• We are family. For some individuals, including family provides opportunities to re-connect post-illness and injury. However, for other individuals, including families may result in limited independence. For example, families may stop an individual from trying an activity because of safety concerns. One can strike a balance by having veteran-specific activities with family events scheduled throughout the year. Opportunities for family interaction may be most beneficial when they provide opportunities for family members to interact, share their stories, learn from each other, and realize that they are not alone in living their experiences.
     
  • What type of activity helps to increase physical activity for veterans? Physical activity doesn’t have to be high-intensity or competitive to be effective. It has to meet the goals, lifestyle, and abilities of the individual. For example, some individuals may prefer higher intensity activities such as running competitions or mountain climbing while others may prefer less intensive activities such as walking due to pain and other functional limitations, as well as general personal preference.
     

We hope the summary and programming tips above are helpful to veterans and health professionals alike. Further guidance about health promotion in veterans can be found in the resources below.
 

Physical Activity Resources for Community Programs and Veterans

Developing Programming:

Sample Community Programs:

Some links and videos about the benefits of Veteran PA programming:

It may be helpful to learn more about military culture. Here are some links to get you started:

 

References

Angel, CM, Smith, BP, Pinter, JM, Young, BB, Armstrong, NJ, Quinn, JP, Brostek, DF, Goodrich, DE, Hoerster, KD, & Erwin, MS. (2018). Team Red, White & Blue: A community-based model for harnessing positive social networks to enhance enrichment outcomes in military veterans reintegrating to civilian life. Translational Behavioral medicine, 8(4), 554-64. doi: 10.1093/tbm/iby050.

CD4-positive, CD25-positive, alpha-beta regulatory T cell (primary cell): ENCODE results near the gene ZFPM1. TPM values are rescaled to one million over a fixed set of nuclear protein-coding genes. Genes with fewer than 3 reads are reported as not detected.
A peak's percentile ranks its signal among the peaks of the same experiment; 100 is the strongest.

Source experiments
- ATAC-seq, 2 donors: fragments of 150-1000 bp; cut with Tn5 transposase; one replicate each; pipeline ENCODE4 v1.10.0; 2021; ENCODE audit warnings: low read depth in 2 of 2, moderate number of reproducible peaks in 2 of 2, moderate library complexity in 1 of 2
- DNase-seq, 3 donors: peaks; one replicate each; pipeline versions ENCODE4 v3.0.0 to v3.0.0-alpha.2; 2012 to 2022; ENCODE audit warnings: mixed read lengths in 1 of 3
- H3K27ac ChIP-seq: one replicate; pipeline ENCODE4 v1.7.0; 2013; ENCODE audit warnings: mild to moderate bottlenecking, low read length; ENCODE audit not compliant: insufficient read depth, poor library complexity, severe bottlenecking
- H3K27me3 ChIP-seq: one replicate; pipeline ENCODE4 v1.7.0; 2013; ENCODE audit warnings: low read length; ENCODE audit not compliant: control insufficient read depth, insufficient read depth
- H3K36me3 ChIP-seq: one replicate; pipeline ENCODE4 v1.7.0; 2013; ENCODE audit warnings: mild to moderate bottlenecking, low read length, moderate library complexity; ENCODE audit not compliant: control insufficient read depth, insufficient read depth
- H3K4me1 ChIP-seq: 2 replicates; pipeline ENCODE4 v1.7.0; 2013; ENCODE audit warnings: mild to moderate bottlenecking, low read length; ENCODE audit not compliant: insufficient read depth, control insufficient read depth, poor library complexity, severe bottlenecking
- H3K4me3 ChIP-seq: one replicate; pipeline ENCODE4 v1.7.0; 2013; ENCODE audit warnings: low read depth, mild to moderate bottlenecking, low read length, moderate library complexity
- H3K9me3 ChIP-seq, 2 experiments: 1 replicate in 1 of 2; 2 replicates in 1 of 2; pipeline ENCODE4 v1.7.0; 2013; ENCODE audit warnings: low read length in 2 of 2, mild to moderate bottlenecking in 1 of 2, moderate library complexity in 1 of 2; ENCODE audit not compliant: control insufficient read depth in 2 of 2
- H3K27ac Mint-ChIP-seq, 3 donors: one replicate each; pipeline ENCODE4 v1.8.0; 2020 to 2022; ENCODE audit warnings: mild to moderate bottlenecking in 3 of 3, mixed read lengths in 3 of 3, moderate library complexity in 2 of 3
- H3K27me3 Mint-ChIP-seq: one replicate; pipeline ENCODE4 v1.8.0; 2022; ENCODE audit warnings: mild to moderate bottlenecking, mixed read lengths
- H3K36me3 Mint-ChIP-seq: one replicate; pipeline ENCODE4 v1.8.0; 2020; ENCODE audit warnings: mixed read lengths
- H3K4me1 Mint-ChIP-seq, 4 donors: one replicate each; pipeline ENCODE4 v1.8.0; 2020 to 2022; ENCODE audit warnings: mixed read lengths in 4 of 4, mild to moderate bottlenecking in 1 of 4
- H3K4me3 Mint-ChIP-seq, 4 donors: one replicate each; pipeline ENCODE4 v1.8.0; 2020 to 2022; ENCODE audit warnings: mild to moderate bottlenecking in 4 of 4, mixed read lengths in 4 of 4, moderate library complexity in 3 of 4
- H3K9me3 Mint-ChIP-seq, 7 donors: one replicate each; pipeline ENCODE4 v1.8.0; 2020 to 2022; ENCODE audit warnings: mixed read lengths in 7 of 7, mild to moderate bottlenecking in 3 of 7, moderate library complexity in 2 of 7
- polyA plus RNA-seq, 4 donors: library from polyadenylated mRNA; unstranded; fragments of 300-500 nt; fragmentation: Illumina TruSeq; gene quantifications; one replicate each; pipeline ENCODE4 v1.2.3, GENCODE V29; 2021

Caddick, N. & Smith, B. (2014). The impact of sport and physical activity on the well-being of combat veterans: A systematic review. Psychology of Sport and Exercise, 15(1), 9-18. doi: 10.1016/j.psychsport.2013.09.011

Hall, KS, Morey, MC, Beckham, JC, Bosworth, HB, Pebole, MM, Pieper, CF, and Sloane, R. (2018). The Warrior Wellness Study: A Randomized Controlled Exercise Trial for Older Veterans with PTSD. Translational Journal of the American College of Sports Medicine, 3(6), 43-51. doi: 10.1249/TJX.0000000000000056. Free open access: https://journals.lww.com/acsm-tj/Fulltext/2018/03150/The_Warrior_Wellness_Study___A_Randomized.1.aspx

Jay, M, Mateo, KF, Squires, AP, Kalet, AL, Sherman, SE. (2016). Military service and other socioecological factors influencing weight and health behavior change in overweight and obese veterans: a qualitative study to inform intervention development within primary care at the United States Veterans Health Administration. BMC Obesity, 3(5). doi: 10.1186/s40608-016-0087-3.

Shirazipour, CH, Aiken, AB, Latimer-Cheung, AE. (2017). Exploring strategies used to deliver physical activity experiences to veterans with a physical disability. Disability & Rehabilitation. doi: 10.1080/09638288.2017.1377297.

Shirazipour, CH, Evans, MB, Caddick, N, Smith, B, Aiken, AB, Martin Ginis, KA, Latimer-Cheung, AE. (2017). Understanding a quality sport experience: Exploring perspectives of veterans with a physical disability. Psychology of Sport & Exercise, 29, 40-50. doi: 10.1016/j.psychsport.2016.11.007.